“Thank you for flying _______ airlines. We know you have a choice a choice of which airline to fly and we appreciate you choosing us.” …really? Do we have a choice or do we just choose whichever airline has the best rate for the itinerary we need based on the airports we’re flying in and out of?
Most airlines only seem to be getting worse. Unfortunately for them it’s happening in a sea of social media where consumers voice their experiences. Andrew Hyde and Frontier have been sparring for months now through his Frontier Fail website. Brad Feld’s post today was on Taking a Month Off of Air Travel. And then there’s the infamous United Breaks Guitars video that made their stock plummet:
Unfortunately for us there’s not much choice since most of them are tanking when it comes to customer service. Virgin and Jet Blue may be the exceptions to the rule.
I received an email a few days ago for Frontier Airlines with the headline “We turned Colorado Day into Colorado Week” offering fares listed between $34-$139 each way. Sounds like a great deal right?
Well, then I read the fine print, and by fine print I mean the real details that for some reason need to be written in 4 point font that you need a microscope to read. Both convenient and awesome! Here’s what it said:
Fares do not include passenger facility fees of up to $9 each-way, the September 11th Security Fee of up to $5 each-way or fees of $3.60 per segment. A segment is defined as one takeoff and one landing. Fares to/from Alaska do not include arrival/departure tax of $8 each way. Seats are limited and certain flights and/or days of travel may be unavailable at these prices, especially during busy travel periods. Tickets are non-refundable and non-transferable, but may be reissued for up to a $150 change fee (depending on the fare type purchased) plus any applicable difference in fare so long as your flight segment(s) is canceled prior to scheduled departure time, otherwise the ticket(s) and all monies will be forfeited. Previously purchased tickets may not be exchanged for these special fare tickets. If you choose to purchase an Economy ticket through our Reservations Center or at a Frontier airport location, there will be a $25 ticketing service fee. Fares and schedules are subject to change without notice and other restrictions may apply. Based on August 2009 schedule some flights are operated by Lynx Aviation. Be sure to read and understand the rules for checked baggage.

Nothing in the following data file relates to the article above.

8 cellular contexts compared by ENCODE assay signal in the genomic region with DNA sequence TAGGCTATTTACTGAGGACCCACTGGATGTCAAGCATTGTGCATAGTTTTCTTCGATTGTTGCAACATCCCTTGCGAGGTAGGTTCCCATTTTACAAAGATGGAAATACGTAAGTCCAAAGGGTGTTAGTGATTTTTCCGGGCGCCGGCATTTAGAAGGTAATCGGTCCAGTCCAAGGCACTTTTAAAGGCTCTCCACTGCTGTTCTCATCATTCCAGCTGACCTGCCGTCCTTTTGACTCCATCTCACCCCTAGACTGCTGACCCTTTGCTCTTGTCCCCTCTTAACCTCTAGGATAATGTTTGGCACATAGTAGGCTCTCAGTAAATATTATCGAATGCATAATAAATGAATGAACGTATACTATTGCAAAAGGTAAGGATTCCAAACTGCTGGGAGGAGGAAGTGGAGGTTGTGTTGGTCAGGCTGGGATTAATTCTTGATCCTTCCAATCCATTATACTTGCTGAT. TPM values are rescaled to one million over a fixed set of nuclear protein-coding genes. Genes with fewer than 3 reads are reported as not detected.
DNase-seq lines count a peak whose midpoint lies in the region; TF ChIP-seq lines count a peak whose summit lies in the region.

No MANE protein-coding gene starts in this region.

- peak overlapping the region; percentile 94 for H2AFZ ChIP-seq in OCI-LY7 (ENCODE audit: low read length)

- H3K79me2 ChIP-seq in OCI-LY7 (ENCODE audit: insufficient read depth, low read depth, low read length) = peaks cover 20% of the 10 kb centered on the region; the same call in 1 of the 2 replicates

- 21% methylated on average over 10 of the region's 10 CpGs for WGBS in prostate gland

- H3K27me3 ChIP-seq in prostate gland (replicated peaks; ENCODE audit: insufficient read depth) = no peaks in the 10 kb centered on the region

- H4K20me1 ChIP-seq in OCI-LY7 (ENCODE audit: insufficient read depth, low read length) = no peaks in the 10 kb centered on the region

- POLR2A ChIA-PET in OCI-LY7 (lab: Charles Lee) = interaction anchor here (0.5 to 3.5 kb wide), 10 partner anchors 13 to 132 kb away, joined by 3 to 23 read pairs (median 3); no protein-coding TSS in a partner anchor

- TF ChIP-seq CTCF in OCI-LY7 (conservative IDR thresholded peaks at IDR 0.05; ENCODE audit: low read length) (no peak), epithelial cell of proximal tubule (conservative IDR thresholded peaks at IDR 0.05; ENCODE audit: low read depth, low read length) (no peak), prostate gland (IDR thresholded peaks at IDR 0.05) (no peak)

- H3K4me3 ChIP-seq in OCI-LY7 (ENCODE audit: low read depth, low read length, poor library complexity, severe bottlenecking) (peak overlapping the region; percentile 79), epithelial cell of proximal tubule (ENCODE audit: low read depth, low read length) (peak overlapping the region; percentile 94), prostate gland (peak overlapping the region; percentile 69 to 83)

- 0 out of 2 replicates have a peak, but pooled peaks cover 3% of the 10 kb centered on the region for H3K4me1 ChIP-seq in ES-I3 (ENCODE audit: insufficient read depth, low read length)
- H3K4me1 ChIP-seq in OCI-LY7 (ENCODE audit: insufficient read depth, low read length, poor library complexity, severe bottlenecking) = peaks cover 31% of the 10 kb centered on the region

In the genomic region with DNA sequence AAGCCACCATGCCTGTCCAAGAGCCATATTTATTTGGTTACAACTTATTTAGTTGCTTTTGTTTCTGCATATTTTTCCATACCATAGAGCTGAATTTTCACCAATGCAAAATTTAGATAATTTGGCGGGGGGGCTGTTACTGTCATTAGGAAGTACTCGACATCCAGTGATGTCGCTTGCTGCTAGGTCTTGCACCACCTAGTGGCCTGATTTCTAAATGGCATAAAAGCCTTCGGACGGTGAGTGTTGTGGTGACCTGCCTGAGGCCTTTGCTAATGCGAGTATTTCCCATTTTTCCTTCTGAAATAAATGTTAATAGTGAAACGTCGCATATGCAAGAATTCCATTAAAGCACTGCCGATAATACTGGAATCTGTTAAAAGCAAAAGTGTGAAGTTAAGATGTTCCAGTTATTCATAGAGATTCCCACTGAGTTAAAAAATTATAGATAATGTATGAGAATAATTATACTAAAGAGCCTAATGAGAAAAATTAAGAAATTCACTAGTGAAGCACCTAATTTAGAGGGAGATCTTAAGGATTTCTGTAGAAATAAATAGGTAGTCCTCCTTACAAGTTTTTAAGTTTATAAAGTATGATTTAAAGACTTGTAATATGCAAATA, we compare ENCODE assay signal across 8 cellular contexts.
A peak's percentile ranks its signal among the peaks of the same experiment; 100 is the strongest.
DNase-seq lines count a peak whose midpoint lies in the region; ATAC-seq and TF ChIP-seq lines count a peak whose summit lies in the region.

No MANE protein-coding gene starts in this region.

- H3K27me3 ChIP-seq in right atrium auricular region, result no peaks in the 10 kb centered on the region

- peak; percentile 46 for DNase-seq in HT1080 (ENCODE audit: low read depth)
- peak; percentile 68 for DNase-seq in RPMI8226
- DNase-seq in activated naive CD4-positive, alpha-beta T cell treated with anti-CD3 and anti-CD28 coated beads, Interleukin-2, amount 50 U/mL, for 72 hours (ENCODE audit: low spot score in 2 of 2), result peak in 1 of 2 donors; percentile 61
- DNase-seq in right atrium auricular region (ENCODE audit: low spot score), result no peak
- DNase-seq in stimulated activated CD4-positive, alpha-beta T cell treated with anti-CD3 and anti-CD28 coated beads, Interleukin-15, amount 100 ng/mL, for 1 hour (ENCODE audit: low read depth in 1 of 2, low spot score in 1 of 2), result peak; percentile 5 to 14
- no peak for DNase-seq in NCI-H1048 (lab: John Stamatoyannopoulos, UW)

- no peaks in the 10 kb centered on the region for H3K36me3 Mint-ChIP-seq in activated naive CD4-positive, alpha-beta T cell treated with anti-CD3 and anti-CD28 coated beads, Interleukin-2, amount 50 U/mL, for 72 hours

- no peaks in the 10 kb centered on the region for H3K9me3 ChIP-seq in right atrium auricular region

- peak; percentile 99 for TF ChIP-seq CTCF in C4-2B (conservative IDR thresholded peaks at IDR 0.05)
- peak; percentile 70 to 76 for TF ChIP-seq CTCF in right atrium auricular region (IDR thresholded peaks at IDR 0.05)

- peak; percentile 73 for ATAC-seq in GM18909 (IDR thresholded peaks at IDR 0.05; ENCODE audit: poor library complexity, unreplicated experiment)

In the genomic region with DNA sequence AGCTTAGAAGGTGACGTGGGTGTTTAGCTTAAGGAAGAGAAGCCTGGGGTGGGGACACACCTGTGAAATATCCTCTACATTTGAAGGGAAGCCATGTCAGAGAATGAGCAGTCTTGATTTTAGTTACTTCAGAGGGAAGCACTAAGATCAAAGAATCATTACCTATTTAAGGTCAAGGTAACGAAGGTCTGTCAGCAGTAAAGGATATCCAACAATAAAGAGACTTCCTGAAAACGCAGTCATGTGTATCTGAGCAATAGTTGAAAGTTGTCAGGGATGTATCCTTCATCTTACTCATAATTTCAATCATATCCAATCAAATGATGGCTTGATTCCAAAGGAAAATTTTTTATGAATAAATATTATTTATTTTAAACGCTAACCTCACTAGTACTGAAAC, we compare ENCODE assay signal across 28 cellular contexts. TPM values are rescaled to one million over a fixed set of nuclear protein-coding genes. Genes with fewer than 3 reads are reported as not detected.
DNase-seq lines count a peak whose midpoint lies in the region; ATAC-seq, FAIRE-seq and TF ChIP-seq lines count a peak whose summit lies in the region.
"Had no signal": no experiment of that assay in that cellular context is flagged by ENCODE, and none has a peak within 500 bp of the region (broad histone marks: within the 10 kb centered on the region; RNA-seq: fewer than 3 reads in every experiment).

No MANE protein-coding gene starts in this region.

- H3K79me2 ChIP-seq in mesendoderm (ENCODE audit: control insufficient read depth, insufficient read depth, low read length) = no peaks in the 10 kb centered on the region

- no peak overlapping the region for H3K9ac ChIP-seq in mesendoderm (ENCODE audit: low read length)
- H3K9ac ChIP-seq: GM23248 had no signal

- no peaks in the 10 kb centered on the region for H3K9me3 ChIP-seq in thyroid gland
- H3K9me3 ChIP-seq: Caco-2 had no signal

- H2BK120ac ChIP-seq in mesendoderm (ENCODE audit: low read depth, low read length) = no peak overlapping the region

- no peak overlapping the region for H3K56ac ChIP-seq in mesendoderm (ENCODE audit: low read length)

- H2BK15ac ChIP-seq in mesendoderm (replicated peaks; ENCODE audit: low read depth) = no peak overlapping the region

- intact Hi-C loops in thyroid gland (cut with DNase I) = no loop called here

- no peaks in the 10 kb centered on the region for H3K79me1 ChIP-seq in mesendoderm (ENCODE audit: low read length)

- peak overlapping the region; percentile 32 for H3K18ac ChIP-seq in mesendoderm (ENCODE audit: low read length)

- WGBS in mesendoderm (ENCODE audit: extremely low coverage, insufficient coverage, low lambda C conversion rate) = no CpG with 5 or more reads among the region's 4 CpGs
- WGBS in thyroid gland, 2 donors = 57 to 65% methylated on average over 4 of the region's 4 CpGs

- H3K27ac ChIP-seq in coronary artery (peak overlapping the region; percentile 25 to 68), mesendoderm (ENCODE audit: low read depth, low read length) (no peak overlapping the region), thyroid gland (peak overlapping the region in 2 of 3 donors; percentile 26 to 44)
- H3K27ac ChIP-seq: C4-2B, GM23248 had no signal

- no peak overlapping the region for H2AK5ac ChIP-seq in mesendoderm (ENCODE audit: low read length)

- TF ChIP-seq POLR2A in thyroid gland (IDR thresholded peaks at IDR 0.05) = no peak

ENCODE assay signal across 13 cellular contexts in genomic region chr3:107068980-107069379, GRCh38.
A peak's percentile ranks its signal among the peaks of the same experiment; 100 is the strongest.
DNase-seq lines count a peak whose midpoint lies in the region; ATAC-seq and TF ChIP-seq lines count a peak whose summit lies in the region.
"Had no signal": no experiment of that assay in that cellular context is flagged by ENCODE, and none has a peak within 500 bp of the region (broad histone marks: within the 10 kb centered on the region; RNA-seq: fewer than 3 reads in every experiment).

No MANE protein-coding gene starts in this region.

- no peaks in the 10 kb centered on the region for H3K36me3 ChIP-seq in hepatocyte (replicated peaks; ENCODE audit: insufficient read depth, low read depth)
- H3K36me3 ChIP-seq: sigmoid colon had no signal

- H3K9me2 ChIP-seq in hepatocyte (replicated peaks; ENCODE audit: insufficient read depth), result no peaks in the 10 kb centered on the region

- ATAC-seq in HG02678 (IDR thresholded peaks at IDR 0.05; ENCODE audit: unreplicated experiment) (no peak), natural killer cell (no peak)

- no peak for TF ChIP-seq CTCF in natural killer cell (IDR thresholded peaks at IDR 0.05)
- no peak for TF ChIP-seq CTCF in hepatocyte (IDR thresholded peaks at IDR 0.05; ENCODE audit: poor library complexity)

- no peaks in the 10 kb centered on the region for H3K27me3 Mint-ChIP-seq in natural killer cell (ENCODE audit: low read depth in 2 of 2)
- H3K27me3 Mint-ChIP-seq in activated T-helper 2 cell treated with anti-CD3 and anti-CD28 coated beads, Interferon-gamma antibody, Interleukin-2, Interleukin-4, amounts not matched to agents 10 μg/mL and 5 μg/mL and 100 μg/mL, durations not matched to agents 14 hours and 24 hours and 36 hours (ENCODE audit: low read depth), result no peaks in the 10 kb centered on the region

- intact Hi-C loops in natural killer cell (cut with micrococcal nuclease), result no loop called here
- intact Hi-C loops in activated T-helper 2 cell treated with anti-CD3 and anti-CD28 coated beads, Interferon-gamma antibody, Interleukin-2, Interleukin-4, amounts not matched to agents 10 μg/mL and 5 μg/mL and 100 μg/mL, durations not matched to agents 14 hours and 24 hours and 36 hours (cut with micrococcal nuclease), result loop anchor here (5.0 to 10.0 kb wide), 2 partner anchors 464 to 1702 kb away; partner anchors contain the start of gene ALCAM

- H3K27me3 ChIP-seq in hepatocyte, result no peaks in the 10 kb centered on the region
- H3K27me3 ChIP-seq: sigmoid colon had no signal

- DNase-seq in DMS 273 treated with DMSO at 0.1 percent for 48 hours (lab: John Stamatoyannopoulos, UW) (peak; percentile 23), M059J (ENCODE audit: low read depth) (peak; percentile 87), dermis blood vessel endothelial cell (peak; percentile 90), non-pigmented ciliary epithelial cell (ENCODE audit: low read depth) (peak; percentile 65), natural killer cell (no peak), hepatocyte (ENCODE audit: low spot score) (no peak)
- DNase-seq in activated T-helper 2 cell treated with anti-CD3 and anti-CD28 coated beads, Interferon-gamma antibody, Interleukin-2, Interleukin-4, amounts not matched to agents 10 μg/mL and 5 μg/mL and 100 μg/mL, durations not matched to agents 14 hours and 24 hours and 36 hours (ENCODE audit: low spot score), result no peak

*US: Fares shown are each way for off peak travel. Off Peak is Monday-Thursday and Saturday through 1/15/10. Fares are slightly higher other days of the week. Blackout dates of 9/3- 4 and 9/7/2009, 11/24-25, and 11/28-30/2009, 12/18-19, 12/22-24, 12/27-29, and 12/31/2009, and 1/2-3/2010 apply. Purchasing an Economy fare may result in additional baggage fees: a first bag may be checked for a fee of $15 per person and a second bag may be checked for a fee of $25 per person. Service to/from El Paso, TX and Grand Junction, CO ends 9/13/09. Seasonal service to/from Anchorage, AK ends 9/21/09. Seasonal service to/from Jackson Hole, WY ends 9/13/09.
So, if you’re going to Alaska with two bags not on a black out date and purchase tickets at an airline counter you can add $69 to your ticket price. This includes things like a ‘facility fee’ and a ‘security fee.’ I think Ticketmaster started this 20 years ago with their ‘convenience fee’ of $5-$10 added to every concert ticket.
Airlines – if you’re going to charge these fees, just be upfront and honest about it. Yes, they’re lame and that’s why you guys shamefully hide them in 4 point font and doublespeak language. We get it, we don’t like it and we can’t do anything about it.
As a marketer I learned the magic of using the words ‘starting at’ before a price a long time ago. Those $34 tickets are probably only from Denver to Colorado Springs. Almost no one is going to get a $34 one way airline ticket and who expects an airline to make any profit on a ticket that low anyhow.
It turned out that their rate for the flight I wanted to New York was $299 (before all the hidden extra charges) and I found the same flight on Us Air for $213.
We understand that businesses have costs and are fine paying a fair price for a service, but please stop raping us with quasi-hidden fess. My final request for all airlines is for your next steps to not include charging extra for having to deliver lost bagage or making the oxygen masks deploy only after a credit card is inserted in the seatback scanner.